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Social Fortress publicly launches at TechCrunch Disrupt

Adam Ghetti, founder of our portfolio company Social Fortress and an expert in security, publicly presented Social Fortress for the first time at this week’s TechCrunch Disrupt Conference.  I met Adam and Social Fortress at the first Flashpoint Demo Day in New York earlier this year; ff became the only institutional investor and I joined the Board in May.  (I hope you’ll join us at the next Flashpoint Demo Day this Thursday.)  We think this is an exceptional company. Video and more details here.

Adam reminded us all just how completely “out of control” we are of our own data and digital lives. While we believe our online identities are secure, everyone is hackable—including the CEO of Foxconn and the Iranian military.  Almost everything we do online is publically available and can be stored indefinitely.  An adolescent can post embarrassing photos or comments on Facebook that can come back to haunt him or her years later. An innocuous message to a friend to notify them where you left your keys is effectively available to the whole world.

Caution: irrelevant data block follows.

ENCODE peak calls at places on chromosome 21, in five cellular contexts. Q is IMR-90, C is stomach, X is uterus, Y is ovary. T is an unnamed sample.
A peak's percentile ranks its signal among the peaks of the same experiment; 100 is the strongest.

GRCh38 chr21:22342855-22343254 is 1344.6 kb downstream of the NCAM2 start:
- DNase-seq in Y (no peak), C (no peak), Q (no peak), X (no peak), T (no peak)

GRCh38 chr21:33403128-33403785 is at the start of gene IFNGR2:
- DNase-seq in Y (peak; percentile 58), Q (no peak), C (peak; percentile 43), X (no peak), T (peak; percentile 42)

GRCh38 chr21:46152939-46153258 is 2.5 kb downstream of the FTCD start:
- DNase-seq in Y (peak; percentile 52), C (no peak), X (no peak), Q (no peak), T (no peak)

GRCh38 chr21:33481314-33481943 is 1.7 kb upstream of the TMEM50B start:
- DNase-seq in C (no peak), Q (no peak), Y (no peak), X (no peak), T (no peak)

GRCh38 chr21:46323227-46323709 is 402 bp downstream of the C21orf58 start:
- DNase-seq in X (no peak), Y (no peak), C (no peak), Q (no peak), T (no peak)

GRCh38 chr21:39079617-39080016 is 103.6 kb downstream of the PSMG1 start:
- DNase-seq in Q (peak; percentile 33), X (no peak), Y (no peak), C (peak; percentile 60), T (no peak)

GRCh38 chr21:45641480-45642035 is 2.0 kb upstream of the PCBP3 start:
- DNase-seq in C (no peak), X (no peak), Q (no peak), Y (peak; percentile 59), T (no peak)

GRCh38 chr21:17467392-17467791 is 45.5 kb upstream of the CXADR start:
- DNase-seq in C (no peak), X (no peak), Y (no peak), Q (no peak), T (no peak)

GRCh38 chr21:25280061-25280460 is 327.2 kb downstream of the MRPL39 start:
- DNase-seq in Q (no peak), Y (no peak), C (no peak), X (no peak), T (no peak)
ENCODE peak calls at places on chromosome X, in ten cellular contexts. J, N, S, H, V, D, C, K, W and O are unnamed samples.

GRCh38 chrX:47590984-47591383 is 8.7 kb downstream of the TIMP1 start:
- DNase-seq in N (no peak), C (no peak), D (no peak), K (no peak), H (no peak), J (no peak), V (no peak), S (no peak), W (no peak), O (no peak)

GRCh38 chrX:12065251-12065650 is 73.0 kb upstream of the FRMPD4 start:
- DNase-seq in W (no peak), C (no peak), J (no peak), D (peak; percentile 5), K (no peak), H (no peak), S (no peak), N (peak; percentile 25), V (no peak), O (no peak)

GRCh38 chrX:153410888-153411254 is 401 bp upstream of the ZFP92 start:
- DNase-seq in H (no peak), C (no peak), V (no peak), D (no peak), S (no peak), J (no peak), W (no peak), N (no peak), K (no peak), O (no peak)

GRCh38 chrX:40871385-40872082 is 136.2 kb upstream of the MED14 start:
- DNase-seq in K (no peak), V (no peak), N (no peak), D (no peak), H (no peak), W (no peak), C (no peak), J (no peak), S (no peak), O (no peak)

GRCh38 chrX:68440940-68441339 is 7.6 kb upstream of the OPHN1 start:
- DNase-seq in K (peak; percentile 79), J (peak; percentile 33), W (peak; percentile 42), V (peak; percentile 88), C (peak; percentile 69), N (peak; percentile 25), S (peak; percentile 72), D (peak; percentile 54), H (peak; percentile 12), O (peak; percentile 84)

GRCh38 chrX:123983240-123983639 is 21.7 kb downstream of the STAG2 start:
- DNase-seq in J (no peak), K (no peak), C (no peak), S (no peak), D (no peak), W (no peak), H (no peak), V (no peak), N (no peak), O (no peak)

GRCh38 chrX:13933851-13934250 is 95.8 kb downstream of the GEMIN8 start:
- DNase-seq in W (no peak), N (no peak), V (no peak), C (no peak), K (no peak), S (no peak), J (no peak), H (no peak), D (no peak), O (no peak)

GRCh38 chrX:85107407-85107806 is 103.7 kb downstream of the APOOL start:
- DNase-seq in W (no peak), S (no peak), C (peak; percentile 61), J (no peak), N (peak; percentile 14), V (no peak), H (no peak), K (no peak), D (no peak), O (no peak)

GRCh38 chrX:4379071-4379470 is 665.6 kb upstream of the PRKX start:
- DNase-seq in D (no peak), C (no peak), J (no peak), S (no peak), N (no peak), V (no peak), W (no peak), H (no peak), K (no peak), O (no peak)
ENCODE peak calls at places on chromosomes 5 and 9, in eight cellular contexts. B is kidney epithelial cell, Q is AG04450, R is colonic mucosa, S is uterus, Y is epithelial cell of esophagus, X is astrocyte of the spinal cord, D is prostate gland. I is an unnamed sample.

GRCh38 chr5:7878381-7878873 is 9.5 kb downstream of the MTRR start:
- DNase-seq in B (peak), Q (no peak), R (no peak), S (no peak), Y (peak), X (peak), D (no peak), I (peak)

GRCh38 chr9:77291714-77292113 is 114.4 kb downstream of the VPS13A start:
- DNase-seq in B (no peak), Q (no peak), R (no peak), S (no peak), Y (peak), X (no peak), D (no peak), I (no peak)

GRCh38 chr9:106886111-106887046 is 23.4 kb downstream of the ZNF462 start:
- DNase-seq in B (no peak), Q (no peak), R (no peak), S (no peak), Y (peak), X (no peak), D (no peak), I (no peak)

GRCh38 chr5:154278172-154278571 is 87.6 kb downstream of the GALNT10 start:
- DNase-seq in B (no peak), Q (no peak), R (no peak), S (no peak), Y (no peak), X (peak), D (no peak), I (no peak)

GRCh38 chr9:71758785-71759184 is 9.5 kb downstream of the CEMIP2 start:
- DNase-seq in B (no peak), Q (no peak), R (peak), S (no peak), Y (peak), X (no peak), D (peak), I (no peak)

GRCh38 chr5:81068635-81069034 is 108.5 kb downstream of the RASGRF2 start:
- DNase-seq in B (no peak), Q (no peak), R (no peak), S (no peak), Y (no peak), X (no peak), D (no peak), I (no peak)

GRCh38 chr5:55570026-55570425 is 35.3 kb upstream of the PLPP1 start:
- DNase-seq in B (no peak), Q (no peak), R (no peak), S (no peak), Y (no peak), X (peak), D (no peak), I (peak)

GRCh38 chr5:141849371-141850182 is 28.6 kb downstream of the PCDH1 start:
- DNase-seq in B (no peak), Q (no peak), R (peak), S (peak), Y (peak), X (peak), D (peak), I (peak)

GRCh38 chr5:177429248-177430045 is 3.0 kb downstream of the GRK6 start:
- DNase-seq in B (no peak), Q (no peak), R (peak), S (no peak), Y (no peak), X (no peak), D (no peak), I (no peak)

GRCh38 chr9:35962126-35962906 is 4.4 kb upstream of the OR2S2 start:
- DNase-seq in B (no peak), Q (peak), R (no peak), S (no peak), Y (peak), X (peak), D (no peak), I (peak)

In the past, consumers had two solutions: don’t post at all, or hide behind walls.  Since the upside of sharing is so significant, behavior is not going to change for most of us.  And walls are no longer the solution—especially in a world where the worst of us “know how to climb”.

Social Fortress has created a solution that encrypts and protects your data wherever it goes, from the moment you hit submit, send, or post.  The beauty of Social Fortress’s design is its seamlessness.  Leaving the user experience completely intact, Social Fortress does its magic as your data is on its way to and from the cloud.  So if you write an email mentioning where you left your keys, your email recipient can read it, but anyone hacking into your email only sees a string of encrypted characters.

Adam briefly also mentioned Skeleton Key, a password solution on steroids.  It brings password management and protection down to the device level, meaning you can only break my password if you were doing it from my device.  Further, if you steal my phone, I can disable that device immediately without complicating the rest of my device stack.  In the case that somebody does break into an account and change your password, you will be immediately notified and have the ability to instantly reset every password Skeleton Key manages.  So you’ll never become Mat Honan.

Thanks to Matt Joyce for help drafting this

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